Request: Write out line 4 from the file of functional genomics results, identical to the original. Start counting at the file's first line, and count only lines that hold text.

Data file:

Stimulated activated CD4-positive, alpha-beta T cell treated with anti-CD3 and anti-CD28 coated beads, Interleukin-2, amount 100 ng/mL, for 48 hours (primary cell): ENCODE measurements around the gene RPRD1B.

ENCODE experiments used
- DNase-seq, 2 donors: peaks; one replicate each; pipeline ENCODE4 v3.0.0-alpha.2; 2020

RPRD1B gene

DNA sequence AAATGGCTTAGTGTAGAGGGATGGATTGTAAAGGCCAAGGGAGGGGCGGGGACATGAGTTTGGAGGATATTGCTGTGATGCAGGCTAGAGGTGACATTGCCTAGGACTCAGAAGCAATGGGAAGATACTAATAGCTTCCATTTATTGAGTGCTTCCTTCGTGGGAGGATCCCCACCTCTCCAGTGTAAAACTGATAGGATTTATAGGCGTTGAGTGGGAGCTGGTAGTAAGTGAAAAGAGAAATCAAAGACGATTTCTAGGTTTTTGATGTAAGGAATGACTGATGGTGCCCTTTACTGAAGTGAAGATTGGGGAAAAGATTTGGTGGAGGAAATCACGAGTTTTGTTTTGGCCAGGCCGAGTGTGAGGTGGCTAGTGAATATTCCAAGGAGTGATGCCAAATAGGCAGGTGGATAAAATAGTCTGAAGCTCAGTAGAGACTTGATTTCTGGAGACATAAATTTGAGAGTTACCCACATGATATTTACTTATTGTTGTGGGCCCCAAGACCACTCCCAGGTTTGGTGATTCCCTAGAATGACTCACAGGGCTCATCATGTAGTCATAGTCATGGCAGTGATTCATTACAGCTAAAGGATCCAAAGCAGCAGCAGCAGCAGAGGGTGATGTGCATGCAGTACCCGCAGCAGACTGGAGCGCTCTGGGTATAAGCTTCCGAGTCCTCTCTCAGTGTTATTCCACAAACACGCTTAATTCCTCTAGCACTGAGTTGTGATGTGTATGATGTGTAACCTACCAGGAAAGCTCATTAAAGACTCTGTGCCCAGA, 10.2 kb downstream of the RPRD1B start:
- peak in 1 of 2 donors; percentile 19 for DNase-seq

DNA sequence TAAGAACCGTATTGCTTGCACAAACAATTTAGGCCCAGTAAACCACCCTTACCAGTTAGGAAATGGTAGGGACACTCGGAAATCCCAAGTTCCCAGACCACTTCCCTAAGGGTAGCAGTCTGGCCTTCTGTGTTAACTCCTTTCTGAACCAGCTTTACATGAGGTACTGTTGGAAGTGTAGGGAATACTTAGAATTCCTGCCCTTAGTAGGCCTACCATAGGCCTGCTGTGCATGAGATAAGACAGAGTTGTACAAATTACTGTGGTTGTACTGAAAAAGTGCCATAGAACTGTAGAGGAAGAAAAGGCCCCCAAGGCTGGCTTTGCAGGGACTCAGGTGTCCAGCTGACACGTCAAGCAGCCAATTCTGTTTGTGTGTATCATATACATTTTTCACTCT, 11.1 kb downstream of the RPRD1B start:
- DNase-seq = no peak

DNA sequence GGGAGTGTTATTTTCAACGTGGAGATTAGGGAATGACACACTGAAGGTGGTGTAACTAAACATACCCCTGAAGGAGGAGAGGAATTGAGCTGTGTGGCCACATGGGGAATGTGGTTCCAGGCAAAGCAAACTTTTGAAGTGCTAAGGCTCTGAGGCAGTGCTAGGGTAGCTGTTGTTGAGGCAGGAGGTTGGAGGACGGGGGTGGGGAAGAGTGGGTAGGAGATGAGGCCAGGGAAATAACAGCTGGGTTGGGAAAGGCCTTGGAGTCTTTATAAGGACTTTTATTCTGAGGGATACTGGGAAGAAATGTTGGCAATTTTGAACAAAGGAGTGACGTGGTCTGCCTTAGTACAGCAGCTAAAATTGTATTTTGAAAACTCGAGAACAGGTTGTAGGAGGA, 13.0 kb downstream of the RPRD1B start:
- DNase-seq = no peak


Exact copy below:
RPRD1B gene